Recent Repairs of St. Mary's Hall, Coventry. [April, restored from the ancient glass. The Street Ward, Samuel Vale, Esq.lower compartments, filled with new Probitas verus honos. 1811; and Smithstained glass, contain the names of the ford Street Ward,, a Knight's helmet, Mayor and Aldermen, each in a shield, Sir Skears Rew, Knt.-- Fama semper surmounted by a helmet, and placed vivit. 1815. beneath the Ward to which he be- In the compartments of the lower longs, with a Latin inscription. east window are figures of Will m' Why.

In the upper compartment of the church, Mayor in 1400, and Richard west window, adjoining the Oriel, is a Scharpe, Mayor in 1432. The four full-length figure of Will'm Beauchamp, Mayors, whose effigies are in the win. D'n's Bergavenny, fourth son of Tho- dows, were probably contributors and mas Beauchamp, third Earl of War. assistants in the erecting of St. Mary's wick, who died in 1411. He is re- Hall, and were certainly members of presented in a purple habit, with a the Gild. Beneath are, Earl Street hond of crimson. In the opposite com- Ward, John Clarke, Esq.-Aliter quem partment is his wife Johanna, daugh- sperabam. 1817; and Broad Gate ier and co-heiress of Richard Fitz Ward, William Perkins, Esq.- Honor Alan, Earl of Arundel. She is dressed et honestas. 1819. in a purple gown, with a crimson In the first upper coinpartment of mantle lined with ermine, and her the centre east window, is a figure, arms inscribed, et Johanna uxor eius. repaired and restored, with this inscripIn the lower compartments are, Bishop tion, Thomas Arundell, Archiep.Cantuar'. Street Ward, James W'eare, Esq. In the corresponding compartment is Mayor.-Honeste egi. 1824; and Cross the figure of a Bishop, and beneath, Cheaping Ward, Samuel Whitwell, round a shield, Rogerus Walden, Ey's Esq.-Suaviter el fortiter. 1800. London' (1404). In the lower com

In the first upper compartment of partments, Much Park Street Ward, the west centre window is the figure of William Carter, Esq.-Res non verba. John Burghill, Bishop of Coventry and 1824 ; and, Bayley Lane Ward, WilLichfield in 1399, with a nitre and liam Whittem, Esq.-Vive el vivat. crosier, and an embroidered mantle 1824. lined with green. The following in. In the first east window, near to the scription is round a shield containing Mayoress's Parlour, in the first upper his arms: D'n's Johannes Burghill ep'i compartment, is a restored wholeCove'ť & Lich. In the opposite com- lengih figure of Ricardus Comes de partment is Richard Crosby, Prior of Warwici, who died in 1439, with hi Coventry from 1399 to 1436, mitred, arms below. In the second uppet holding in his right hand a clasped compartment is his second wife, Isabook, and in his left a crosier, and bella Comitissa de Warwici. Beneath dressed in a long blue gown. Round the Earl is, Gosford Street Ward, a shield is Ricardus Crosbie prior ec- James Weare, Esq. and in a scroll, clesie Cath Cove'tr'. Beneath Bishop the motto, Honeste egi. 1894. In the Burghill is the motto of the Black other lower comparıment is Jordan Prince, Ich Dien, in a scroll, and a Well Ward, Nathaniel Merridew, Esq. shield containing his crest or plyine. -Equabiliter et diligenter. 1824. The word Cressy, and date 1346, show These figures are supposed to have that he fought the battle at that place been originally executed by Jolm in that place. In the opposite lower Thornton, painter and glass-stainer, of compartment, are the words Camera Coventry, a man of great merit, being Principis, and the City Arms; and be the same person who executed the neath, the word Incorporated 1343.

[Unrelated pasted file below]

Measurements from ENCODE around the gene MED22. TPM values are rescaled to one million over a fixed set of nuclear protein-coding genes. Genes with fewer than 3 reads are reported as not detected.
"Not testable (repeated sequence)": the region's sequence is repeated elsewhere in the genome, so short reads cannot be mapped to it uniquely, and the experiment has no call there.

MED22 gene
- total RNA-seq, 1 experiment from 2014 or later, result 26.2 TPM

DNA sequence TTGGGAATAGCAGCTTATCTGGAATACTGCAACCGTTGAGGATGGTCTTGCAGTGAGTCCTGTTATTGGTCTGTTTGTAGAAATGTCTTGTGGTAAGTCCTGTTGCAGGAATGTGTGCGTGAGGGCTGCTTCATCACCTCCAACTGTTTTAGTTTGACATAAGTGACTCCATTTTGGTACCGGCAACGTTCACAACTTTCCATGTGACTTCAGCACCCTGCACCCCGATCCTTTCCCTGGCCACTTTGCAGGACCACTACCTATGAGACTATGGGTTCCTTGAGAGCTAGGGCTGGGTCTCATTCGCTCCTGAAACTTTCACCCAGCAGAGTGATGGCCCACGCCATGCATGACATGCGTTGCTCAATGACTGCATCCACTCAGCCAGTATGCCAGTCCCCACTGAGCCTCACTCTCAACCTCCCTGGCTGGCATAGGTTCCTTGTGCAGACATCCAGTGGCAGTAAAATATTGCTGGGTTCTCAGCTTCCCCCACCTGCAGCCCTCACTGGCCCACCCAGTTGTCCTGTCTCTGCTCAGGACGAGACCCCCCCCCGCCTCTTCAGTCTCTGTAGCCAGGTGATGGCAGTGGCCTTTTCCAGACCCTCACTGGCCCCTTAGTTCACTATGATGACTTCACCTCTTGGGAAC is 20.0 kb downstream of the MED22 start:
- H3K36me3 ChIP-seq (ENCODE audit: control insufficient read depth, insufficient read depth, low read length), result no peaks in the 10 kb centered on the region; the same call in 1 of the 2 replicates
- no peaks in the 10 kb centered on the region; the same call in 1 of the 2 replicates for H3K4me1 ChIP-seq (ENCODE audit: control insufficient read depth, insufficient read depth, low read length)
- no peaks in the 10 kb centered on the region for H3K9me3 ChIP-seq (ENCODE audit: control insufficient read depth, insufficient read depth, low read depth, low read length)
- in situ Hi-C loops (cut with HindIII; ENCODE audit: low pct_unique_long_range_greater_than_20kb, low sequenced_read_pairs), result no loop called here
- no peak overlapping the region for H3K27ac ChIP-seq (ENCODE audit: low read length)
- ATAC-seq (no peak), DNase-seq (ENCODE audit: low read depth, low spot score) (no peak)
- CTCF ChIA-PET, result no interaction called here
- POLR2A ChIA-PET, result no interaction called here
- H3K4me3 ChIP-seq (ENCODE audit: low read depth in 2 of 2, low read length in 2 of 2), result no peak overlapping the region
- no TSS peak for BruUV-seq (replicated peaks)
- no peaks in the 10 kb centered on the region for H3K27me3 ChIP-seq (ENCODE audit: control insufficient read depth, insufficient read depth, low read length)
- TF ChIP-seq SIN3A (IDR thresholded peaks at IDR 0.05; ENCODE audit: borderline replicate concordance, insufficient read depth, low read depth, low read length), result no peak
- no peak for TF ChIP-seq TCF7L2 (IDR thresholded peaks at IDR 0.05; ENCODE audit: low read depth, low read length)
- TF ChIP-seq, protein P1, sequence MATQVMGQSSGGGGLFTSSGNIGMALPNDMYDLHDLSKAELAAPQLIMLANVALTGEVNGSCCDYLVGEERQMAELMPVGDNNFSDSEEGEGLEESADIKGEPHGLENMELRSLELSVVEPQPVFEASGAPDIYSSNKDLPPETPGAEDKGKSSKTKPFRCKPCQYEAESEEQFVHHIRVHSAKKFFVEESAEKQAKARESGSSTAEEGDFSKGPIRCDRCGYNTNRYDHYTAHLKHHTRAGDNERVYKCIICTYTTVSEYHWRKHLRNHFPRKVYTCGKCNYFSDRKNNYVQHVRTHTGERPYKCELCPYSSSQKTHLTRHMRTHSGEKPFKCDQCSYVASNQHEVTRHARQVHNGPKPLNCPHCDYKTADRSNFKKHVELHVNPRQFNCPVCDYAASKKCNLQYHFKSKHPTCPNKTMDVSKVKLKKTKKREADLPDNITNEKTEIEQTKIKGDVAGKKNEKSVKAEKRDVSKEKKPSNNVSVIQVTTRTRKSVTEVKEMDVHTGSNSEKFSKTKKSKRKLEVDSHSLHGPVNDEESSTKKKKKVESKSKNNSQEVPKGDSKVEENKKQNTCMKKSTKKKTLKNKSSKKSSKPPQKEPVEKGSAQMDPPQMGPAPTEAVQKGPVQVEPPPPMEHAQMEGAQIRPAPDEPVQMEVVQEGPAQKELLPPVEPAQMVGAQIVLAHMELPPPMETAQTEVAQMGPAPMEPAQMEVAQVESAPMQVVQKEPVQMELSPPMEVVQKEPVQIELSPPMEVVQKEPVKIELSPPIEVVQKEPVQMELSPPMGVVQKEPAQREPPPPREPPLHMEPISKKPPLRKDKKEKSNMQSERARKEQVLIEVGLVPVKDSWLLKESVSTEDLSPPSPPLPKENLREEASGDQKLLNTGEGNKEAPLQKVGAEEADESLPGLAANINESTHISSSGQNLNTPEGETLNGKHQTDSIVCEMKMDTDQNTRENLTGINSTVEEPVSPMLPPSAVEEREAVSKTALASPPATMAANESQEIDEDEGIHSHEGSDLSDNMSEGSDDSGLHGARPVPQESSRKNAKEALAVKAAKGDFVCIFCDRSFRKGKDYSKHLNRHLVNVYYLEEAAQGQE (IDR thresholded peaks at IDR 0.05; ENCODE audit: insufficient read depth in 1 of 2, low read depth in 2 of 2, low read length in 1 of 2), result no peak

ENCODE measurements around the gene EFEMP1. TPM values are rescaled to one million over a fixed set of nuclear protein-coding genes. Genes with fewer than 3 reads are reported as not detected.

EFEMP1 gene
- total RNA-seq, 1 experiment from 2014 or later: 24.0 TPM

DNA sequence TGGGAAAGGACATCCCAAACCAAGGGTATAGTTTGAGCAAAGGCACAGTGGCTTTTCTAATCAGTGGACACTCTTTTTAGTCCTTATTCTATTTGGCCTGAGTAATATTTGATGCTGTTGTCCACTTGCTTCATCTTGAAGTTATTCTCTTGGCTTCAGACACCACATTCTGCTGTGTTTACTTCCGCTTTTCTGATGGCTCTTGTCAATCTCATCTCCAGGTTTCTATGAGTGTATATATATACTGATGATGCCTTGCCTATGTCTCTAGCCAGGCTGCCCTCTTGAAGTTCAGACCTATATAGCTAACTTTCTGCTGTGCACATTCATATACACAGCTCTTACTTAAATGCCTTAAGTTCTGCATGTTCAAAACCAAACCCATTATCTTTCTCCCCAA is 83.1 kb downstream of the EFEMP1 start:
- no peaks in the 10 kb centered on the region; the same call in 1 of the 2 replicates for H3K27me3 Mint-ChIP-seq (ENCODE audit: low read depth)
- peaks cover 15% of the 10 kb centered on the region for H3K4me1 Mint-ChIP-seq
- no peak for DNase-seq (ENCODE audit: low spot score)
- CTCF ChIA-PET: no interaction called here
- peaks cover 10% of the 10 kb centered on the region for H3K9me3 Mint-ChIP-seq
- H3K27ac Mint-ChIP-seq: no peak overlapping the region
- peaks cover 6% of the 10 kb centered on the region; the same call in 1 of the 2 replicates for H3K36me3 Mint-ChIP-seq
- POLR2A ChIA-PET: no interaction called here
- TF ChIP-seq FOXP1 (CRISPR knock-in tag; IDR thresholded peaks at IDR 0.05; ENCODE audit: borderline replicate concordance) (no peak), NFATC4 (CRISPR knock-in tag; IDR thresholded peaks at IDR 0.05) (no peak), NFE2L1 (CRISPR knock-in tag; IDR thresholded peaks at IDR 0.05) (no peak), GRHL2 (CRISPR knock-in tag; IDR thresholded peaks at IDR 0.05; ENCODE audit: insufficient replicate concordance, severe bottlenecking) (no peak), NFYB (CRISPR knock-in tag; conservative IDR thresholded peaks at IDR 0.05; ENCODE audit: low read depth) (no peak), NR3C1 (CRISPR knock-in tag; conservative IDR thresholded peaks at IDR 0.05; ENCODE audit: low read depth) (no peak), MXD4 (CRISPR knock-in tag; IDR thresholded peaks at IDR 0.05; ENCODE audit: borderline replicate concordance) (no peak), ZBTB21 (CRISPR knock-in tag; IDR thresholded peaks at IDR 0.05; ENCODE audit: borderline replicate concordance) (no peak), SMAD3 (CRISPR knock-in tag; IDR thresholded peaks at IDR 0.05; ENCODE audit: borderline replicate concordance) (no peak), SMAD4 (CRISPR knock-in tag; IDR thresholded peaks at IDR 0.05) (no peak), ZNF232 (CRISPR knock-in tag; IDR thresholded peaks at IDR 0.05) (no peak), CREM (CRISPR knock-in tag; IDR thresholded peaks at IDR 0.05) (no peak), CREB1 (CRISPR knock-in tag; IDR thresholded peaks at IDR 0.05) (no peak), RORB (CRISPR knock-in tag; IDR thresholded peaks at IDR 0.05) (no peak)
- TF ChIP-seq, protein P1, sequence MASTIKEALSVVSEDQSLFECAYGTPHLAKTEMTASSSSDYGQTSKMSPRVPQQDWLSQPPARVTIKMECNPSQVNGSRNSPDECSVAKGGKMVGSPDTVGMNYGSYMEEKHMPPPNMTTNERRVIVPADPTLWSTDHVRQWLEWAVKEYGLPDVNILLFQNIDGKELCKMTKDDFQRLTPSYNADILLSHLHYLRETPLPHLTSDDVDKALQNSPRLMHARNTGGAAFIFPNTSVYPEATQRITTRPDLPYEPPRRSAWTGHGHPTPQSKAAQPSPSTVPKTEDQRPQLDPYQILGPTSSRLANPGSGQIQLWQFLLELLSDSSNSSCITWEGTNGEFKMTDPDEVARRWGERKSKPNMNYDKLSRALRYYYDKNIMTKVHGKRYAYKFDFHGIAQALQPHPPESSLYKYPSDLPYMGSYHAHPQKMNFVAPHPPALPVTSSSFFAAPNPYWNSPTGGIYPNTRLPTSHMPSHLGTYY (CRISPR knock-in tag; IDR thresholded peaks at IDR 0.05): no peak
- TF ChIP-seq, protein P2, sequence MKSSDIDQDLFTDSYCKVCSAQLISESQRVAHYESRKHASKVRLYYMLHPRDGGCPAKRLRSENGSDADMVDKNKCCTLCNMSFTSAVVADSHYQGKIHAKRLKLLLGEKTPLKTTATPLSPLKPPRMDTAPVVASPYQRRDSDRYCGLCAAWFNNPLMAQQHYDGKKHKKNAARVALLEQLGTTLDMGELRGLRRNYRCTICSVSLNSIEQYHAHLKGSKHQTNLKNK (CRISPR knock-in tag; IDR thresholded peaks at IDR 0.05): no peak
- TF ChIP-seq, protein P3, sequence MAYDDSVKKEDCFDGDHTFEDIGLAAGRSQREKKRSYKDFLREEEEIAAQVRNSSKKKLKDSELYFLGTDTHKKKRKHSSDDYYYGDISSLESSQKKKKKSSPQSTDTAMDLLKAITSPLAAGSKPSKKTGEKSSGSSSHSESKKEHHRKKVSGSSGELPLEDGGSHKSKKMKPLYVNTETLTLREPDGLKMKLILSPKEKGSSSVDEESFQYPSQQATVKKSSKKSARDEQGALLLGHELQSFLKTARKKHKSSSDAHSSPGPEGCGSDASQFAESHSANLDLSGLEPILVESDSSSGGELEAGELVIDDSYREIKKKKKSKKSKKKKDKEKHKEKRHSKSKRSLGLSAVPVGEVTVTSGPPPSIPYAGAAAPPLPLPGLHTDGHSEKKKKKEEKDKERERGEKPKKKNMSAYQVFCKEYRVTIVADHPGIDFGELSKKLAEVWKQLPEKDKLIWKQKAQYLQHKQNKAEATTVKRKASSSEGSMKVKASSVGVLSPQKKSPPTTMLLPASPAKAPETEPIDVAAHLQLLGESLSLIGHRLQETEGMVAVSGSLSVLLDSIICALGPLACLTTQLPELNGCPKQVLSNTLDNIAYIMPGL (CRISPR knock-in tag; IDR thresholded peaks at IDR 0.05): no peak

great eastern window of York Minster, In the opposite window on the west between 1405 and 1407. side, first compartment, is a Mayor of Below the north window is a piece of Coventry, with a venerable beard, red tapestry, the dimensions of which are cap and robe over a blue dress, with 30 feet in length, and 10 feet in height, the inscription Roberlus Schypley, and divided into six compartments, round a shield, with R. S. in the cen- three in the first tier, and three in the tre, and a merchant's mark between. upper tier. This tapestry, which has He was Mayor in 1402, and again in lately been thoroughly cleansed, and 1415. In the opposite compartment re-húng with the greatest care, conis a similar figure of a Mayor, with- tains, in the whole, upwards of eighty out an inscription. Beneath are, Spon figures, or heads. The colours, though

1827.] Recent Repairs of St. Mary's Hall, Coventry,